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Key Facts to Know About Communities of Color in Arkansas Before the 2014 Midterm Elections
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Key Facts to Know About Communities of Color in Arkansas Before the 2014 Midterm Elections

This fact sheet highlights the economic and electoral impact of communities of color as they become a growing share of the population in Arkansas.

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Election worker Dorothy Davis checks a voter's ID at a polling place in Little Rock, Arkansas, during the May 2014 primary election. The state supreme court since ruled the voter ID laws unconstitutional. (AP/Danny Johnston)
Election worker Dorothy Davis checks a voter's ID at a polling place in Little Rock, Arkansas, during the May 2014 primary election. The state supreme court since ruled the voter ID laws unconstitutional. (AP/Danny Johnston)

Driven by the state’s growing Latino and Asian populations, communities of color constitute an increasingly important segment of the Arkansas electorate. The impact of these communities is felt not only through their population growth but also through their economic contributions and electoral clout. As the 2014 midterm election approaches, there are key facts to keep in mind regarding these growing and dynamic communities in Arkansas:

  • Communities of color make up a significant share of Arkansas’ population. Latinos are growing faster than the state’s other demographic groups. Since 2000, the population of Latinos in Arkansas has more than doubled and now stands at 6.9 percent. The African American population in Arkansas, which has stayed relatively constant since 2000, stands at 16 percent, while the state’s Asian population grew from 0.8 percent of the population in 2000 to approximately 1.5 percent as of 2013. Arkansas also has one of the nation’s fastest-growing immigrant populations, expanding from 2.8 percent of the state’s residents in 2000 to 4.4 percent by 2011. According to the Immigration Policy Center, approximately 28 percent of Arkansas’ immigrant population is eligible to vote, and more than 88 percent of children of immigrants are U.S. citizens.
  • People of color represent a growing and potentially influential segment of the Arkansas electorate. As of November 2012, only 65.3 percent of those eligible to vote in Arkansas were registered to vote; for the state’s African American community, that figure was 61.3 percent. Among Arkansas’ Latino population, only 21.9 percent of those eligible to vote were registered. In the 2012 election, only 1,124,000 out of close to 2,109,000 eligible Arkansas voters cast a ballot. The 2012 voting breakdown by race is as follows: 933,000 non-Hispanic whites voted; 155,000 blacks voted; 9,000 Asian Americans voted; and 14,000 Latinos voted. However, the potential eligible voter pool for each demographic was: 1,676,000 whites, 313,000 blacks, 73,000 Latinos, and 21,000 Asians.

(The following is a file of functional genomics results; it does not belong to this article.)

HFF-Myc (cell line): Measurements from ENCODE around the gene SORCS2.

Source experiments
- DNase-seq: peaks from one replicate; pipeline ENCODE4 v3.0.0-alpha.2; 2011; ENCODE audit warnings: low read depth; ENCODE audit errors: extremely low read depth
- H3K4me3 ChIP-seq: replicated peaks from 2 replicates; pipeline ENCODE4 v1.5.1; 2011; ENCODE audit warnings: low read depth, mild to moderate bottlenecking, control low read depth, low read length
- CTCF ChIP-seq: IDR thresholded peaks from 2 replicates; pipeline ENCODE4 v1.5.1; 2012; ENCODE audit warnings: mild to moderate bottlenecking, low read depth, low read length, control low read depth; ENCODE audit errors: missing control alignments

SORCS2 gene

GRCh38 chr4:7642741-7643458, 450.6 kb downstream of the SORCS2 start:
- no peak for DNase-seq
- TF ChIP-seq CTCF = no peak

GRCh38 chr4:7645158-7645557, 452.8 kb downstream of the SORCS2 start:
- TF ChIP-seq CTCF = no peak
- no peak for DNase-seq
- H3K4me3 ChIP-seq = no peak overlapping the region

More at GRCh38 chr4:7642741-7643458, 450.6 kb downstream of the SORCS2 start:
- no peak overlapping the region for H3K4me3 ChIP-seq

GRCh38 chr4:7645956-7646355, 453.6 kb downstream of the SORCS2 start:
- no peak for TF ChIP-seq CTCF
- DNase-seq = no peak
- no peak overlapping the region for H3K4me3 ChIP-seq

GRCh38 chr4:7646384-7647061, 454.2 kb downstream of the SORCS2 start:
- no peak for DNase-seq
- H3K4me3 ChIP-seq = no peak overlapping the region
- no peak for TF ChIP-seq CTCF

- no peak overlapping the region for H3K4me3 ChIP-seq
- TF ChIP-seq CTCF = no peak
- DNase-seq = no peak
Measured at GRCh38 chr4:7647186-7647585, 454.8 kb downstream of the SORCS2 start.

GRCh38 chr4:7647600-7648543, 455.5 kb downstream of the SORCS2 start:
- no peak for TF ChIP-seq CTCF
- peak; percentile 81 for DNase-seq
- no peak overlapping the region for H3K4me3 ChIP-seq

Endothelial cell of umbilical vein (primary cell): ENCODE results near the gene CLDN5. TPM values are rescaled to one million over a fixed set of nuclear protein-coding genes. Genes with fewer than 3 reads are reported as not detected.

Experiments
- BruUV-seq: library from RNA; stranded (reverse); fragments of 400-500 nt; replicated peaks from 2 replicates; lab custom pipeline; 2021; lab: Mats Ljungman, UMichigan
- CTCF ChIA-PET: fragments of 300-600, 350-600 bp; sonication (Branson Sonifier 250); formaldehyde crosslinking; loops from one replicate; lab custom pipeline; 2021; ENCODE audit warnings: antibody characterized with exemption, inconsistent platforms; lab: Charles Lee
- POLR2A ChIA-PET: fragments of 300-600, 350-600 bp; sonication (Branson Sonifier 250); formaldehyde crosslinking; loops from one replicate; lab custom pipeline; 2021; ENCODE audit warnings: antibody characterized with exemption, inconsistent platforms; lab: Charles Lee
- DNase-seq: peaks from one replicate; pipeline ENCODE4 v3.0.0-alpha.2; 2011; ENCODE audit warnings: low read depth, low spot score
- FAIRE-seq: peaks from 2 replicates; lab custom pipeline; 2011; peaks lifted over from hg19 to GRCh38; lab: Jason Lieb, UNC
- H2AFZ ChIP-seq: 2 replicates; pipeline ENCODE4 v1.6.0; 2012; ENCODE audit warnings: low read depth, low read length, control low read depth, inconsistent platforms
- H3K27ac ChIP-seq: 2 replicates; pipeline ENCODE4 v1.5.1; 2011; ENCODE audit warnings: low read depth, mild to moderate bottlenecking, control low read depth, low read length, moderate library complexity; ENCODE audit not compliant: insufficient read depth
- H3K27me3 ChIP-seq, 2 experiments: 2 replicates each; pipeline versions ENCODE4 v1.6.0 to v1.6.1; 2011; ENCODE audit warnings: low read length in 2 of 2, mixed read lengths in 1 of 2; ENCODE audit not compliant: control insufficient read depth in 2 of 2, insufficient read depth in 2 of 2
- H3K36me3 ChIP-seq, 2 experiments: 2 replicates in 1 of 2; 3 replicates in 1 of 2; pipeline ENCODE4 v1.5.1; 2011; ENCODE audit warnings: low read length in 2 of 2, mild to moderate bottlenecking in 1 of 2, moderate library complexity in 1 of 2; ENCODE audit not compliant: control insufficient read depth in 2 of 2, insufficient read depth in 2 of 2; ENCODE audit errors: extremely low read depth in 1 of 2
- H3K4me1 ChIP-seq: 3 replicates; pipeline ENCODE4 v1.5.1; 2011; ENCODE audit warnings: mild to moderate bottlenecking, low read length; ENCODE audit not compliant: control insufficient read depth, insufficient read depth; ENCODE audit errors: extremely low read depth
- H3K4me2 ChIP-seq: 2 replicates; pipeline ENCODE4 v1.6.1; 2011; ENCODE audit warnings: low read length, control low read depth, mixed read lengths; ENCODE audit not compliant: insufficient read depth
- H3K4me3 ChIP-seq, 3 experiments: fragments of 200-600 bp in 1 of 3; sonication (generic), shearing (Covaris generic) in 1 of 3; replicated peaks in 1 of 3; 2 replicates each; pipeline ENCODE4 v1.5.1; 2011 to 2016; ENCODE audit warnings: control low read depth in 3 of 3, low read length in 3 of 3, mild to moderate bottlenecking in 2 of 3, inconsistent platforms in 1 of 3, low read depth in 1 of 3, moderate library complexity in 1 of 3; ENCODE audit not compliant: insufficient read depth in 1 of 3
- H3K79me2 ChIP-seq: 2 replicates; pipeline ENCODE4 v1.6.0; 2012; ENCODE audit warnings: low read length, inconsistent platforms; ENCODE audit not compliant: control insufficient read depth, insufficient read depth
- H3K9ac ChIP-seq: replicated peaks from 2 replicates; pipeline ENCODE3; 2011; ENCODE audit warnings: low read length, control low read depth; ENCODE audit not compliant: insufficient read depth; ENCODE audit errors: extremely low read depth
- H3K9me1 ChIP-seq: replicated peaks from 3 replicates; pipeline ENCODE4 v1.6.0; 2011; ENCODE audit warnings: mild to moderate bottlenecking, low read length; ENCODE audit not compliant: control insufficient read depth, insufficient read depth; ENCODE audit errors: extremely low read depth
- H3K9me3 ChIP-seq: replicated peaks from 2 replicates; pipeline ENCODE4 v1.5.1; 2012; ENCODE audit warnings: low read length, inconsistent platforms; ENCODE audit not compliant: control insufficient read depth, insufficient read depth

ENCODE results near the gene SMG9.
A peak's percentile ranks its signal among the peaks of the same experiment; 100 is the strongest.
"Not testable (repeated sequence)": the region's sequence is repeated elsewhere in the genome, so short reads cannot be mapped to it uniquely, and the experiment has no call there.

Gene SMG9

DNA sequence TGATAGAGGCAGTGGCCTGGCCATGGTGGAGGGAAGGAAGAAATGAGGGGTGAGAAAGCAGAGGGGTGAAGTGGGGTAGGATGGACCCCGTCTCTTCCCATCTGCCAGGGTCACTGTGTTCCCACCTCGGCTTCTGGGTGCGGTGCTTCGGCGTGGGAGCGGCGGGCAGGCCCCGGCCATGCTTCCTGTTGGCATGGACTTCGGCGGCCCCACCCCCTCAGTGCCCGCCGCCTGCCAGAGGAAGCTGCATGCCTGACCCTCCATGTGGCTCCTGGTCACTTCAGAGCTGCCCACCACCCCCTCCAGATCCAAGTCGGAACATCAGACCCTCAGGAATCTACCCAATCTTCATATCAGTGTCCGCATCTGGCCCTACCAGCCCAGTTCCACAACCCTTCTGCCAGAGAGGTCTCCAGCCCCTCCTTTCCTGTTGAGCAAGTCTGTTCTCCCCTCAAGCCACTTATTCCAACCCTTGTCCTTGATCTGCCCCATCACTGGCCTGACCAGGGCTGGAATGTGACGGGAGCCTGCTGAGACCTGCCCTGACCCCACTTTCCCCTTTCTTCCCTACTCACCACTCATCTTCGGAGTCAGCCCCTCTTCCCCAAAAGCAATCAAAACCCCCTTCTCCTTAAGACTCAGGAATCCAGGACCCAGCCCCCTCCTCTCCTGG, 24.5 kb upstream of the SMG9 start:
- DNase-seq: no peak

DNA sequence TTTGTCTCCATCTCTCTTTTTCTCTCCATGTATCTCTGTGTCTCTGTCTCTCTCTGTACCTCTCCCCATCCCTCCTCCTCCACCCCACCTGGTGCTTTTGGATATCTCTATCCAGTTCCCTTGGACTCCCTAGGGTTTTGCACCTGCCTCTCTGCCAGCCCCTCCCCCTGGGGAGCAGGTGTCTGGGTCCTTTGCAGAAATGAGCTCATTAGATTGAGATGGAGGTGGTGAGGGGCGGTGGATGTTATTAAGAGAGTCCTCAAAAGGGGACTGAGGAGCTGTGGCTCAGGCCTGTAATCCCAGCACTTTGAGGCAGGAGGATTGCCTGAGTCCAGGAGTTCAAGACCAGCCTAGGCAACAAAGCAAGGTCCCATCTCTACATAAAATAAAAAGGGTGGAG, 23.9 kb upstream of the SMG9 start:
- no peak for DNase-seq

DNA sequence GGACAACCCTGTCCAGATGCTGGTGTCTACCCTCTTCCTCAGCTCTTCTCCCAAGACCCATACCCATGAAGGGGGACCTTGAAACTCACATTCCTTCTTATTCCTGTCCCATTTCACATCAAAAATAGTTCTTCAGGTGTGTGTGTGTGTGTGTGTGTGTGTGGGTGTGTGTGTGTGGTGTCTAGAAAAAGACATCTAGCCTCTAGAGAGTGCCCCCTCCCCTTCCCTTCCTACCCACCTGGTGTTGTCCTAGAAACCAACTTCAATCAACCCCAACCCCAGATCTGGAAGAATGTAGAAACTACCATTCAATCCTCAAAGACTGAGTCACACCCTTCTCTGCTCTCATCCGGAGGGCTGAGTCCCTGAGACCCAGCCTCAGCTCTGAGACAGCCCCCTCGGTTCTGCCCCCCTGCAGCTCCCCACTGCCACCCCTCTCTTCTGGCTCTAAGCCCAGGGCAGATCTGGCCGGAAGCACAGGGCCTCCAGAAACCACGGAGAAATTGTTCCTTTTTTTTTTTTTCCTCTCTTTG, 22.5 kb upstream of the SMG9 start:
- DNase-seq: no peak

• A significant share of people of color in Arkansas are below age 18. According to the Census Bureau, close to 40 percent of Arkansas’ Latino population is under age 18, while the same age group only accounts for approximately 21 percent of the state’s non-Hispanic white population. Among Arkansas’ African Americans and Asian Americans, 30 percent and 26 percent of the respective populations are under age 18. People of color’s share of the electorate has the potential to grow as these younger populations reach voting age.
  • Communities of color in Arkansas are integral to the state’s economy. As of 2011, approximately 6 percent of the state’s workers were immigrants. Furthermore, without undocumented immigrant workers in Arkansas’ manufacturing industry, the state’s output would be $1.4 billion dollars less. As of 2013, Latino and Asian residents commanded close to $5.1 billion in combined buying power, while blacks commanded $1.023 billion. Additionally, according to 2007 Census Bureau data, 5.5 percent of businesses in Arkansas were black owned, 1.4 percent of businesses were Asian owned, and 2.3 percent of firms were Latino owned.
  • Arkansas’ voter ID laws were ruled unconstitutional, giving communities of color easier access to the polls. Earlier this month, the Arkansas Supreme Court determined that the state’s voter ID laws, which required all voters to show valid identification in order to have their ballot counted, were unconstitutional. Voter ID laws have long been recognized as a barrier that prevents communities of color, particularly African Americans, from exercising their right to vote.

Jamal Hagler is the Special Assistant for Progress 2050.

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Authors

Jamal Hagler

Research Assistant

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